To compare variables between the two groups, the Mann–Whitney U tests were used for continuous variables, while the chi-square test or Fisher’s exact test was used to evaluate categorical variables, after verifying the assumption that the data follows a normal distribution. As all continuous variables were not normally distributed, the Mann–Whitney U tests were used to evaluate these variables in the current study. Moreover, the chi-square test was used to compare the two fixation methods of anterior instability, while the Fisher’s exact test was used to evaluate other categorical variables after verifying the normality of its distribution. All statistical analyses were performed using PASW Statistics version 18.0 (IBM Corp., Armonk, NY, USA). A p-value of < 0.05 was considered significant.


Among the 203 patients initially screened, 77 were eligible for the analysis (Fig. 3). Of the total study population, 14 patients were included in the plate group and 63 in the IS screw group. Over 31 patients had Tile C1-type (unilateral type) fractures, 36 had Tile C2-type (bilateral type), and 10 had Tile C3-type (bilaterally vertically unstable type). The causes of plate fixation were as follows: dysmorphism (n = 4), spinopelvic dissociation with bilateral sacral alar fractures (n = 9), and severe AP displacement of more than 10 mm (n = 1). The mean age of all included patients was 46.5 years (range, 13–84 years; standard deviation [SD], 16.3). Of the 77 patients, 46 were men and 31 were women. The mean follow-up duration was 36.4 months (range, 1.5–131.9; SD, 32.1); the detailed follow-up durations were 23.9 months in the plate group and 39.4 months in the IS screw group (p = 0.494). A comparison of demographic data between the two groups is shown in Table 1. No significant differences were observed in any of the variables between the two groups, except for the time to operation from injury. Patients in the plate group had longer delays than the IS screw group (13.6 vs. 5.4 days, p = 0.001).

Fig. 3
figure 3

The flowchart of the patient exclusion process is based on the study criteria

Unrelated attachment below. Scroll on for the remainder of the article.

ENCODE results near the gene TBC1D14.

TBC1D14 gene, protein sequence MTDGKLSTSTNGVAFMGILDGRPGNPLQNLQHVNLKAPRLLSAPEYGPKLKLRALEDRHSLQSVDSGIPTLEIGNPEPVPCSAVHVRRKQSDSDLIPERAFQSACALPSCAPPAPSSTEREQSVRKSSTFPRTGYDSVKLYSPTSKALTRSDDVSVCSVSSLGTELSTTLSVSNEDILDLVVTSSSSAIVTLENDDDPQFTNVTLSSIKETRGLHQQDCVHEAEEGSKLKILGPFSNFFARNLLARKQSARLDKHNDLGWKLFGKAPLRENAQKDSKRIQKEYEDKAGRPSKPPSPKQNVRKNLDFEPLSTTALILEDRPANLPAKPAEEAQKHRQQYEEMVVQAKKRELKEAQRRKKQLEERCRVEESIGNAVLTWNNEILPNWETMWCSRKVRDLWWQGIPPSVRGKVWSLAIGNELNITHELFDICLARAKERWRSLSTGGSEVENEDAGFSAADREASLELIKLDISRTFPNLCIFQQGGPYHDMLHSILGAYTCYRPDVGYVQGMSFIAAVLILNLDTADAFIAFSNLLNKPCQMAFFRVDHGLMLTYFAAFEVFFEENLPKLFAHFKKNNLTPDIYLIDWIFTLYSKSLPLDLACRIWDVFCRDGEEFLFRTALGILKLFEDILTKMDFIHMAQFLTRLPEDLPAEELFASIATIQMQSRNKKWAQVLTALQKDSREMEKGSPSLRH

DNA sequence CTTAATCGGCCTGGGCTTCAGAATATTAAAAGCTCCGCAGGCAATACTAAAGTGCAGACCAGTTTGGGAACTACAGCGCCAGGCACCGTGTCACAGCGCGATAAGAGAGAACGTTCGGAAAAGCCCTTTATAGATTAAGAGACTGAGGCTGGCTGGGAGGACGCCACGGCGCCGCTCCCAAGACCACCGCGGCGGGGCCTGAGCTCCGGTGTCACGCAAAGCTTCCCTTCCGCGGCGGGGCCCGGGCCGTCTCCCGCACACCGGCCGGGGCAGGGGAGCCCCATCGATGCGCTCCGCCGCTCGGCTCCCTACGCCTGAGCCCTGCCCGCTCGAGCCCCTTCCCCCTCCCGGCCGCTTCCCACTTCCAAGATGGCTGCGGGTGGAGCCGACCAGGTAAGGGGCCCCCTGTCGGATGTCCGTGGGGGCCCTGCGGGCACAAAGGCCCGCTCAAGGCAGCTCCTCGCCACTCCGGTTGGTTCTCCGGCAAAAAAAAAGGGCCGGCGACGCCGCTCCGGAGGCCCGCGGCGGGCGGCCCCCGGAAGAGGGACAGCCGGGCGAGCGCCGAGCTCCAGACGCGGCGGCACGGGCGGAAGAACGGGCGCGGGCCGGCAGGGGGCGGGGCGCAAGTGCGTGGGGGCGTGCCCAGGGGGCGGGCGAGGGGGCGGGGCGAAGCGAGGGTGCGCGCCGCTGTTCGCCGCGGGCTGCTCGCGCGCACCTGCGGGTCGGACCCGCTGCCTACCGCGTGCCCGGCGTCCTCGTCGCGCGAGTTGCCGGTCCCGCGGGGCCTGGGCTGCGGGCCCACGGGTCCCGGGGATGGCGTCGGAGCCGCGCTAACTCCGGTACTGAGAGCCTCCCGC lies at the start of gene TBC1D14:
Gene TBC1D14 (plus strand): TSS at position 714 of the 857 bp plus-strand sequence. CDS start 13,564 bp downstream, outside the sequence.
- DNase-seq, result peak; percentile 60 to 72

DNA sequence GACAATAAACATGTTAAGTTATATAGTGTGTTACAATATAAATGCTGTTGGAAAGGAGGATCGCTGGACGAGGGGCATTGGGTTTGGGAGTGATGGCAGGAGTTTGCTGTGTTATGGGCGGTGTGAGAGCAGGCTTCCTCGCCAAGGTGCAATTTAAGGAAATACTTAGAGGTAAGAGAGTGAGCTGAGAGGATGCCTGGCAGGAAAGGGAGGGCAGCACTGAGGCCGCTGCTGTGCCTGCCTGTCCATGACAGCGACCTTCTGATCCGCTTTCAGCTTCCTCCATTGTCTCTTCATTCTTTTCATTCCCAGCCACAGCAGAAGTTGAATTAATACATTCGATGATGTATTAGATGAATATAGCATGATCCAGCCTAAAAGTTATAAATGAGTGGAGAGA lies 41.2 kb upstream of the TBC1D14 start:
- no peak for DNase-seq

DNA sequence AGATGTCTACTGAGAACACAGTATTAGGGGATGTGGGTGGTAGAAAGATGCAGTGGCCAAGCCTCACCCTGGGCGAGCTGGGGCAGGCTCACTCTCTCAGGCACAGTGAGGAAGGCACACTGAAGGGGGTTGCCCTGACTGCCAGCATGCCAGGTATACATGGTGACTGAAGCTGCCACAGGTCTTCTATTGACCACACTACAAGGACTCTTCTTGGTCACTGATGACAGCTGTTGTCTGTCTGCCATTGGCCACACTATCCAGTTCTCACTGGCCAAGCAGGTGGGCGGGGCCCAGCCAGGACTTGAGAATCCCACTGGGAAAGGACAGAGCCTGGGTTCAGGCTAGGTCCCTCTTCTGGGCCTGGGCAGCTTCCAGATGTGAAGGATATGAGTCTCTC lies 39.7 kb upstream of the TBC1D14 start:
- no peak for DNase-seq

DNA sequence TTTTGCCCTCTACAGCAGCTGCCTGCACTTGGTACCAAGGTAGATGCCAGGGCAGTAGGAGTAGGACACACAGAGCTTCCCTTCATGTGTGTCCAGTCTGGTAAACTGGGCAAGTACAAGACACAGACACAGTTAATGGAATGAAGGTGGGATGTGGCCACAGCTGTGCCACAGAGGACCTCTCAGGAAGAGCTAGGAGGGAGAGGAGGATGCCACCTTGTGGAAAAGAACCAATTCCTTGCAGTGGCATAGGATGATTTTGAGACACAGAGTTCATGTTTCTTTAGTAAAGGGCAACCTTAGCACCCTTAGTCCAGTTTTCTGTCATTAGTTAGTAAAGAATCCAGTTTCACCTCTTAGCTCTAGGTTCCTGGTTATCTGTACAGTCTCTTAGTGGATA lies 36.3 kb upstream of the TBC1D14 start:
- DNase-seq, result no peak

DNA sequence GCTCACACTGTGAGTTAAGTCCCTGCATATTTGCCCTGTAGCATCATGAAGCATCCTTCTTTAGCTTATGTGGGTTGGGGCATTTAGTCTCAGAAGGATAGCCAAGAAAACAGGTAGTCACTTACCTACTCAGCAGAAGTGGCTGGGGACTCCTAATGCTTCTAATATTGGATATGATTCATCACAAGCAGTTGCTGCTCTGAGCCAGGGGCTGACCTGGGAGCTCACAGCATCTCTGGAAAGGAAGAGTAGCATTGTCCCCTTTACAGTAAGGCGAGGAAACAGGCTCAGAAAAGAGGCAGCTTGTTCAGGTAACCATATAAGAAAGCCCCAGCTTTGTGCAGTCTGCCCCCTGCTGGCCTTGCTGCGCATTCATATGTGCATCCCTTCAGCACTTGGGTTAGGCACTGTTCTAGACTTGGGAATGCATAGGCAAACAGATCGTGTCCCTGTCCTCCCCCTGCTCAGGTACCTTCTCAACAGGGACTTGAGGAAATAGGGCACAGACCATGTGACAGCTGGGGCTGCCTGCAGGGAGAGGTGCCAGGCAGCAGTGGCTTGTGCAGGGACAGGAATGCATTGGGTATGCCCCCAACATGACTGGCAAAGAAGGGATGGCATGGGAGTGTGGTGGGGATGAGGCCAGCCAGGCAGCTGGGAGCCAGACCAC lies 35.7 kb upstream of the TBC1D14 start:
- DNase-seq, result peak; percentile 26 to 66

Table 1 Comparison of baseline characteristics between the plate and IS screw groups

Perioperative surgery-related data

Table 2 lists the surgery-related details. In all cases, the anterior pelvic rings were stabilized by external fixation or plating. External fixation was used more frequently than plating in both groups (78.6% in the plate group and 87.3% in the IS screw group); however, the difference was not significant (p = 0.410). The mean blood loss volumes were 53.0 mL in the plate group and 43.5 mL in the IS screw group, and no significant difference was observed (p = 0.574). The mean operation time was longer in the plate group than in the IS screw group (165.3 min vs. 95.9 min, p = 0.024). The length of hospital stay did not differ between the two groups (31.6 days vs. 23.2 days, p = 0.282).

Table 2 Comparison of perioperative surgery-related data and postoperative complications between the two groups

Postoperative complications, revision rate, and functional score

In both groups, fracture union was achieved in all the patients. Three patients experienced delayed union, one from the plate fixation group (7.1%) and two from the IS screw fixation group (3.2%). In the IS screw group, 3 patients (4.8%) developed postoperative nerve injury, which was not observed in the plate group, although no significant differences were noted between the two groups (p > 0.999). Revision surgery for a screw change was performed in only one patient because of a screw breach to the sacral foramen, and the other two patients did not undergo screw change after confirming the absence of screw malplacement on postoperative CT. None of the groups experienced vessel injury. Five patients (7.9%) in the IS screw group experienced implant loosening, but none in the plate group (p = 0.578). Three of the five patients required revision surgery, two patients required additional posterior plate fixation (Fig. 4), and one required additional IS (S2) screw fixation; in two patients, no other interventions were performed as fracture union was achieved, and no additional interventions were required. One patient in each group developed surgical site infection. In the plate group, the infection was deep and was successfully treated with surgical debridement and antibiotics, while one patient with a superficial infection in the IS screw fixation group recovered after receiving intravenous antibiotics.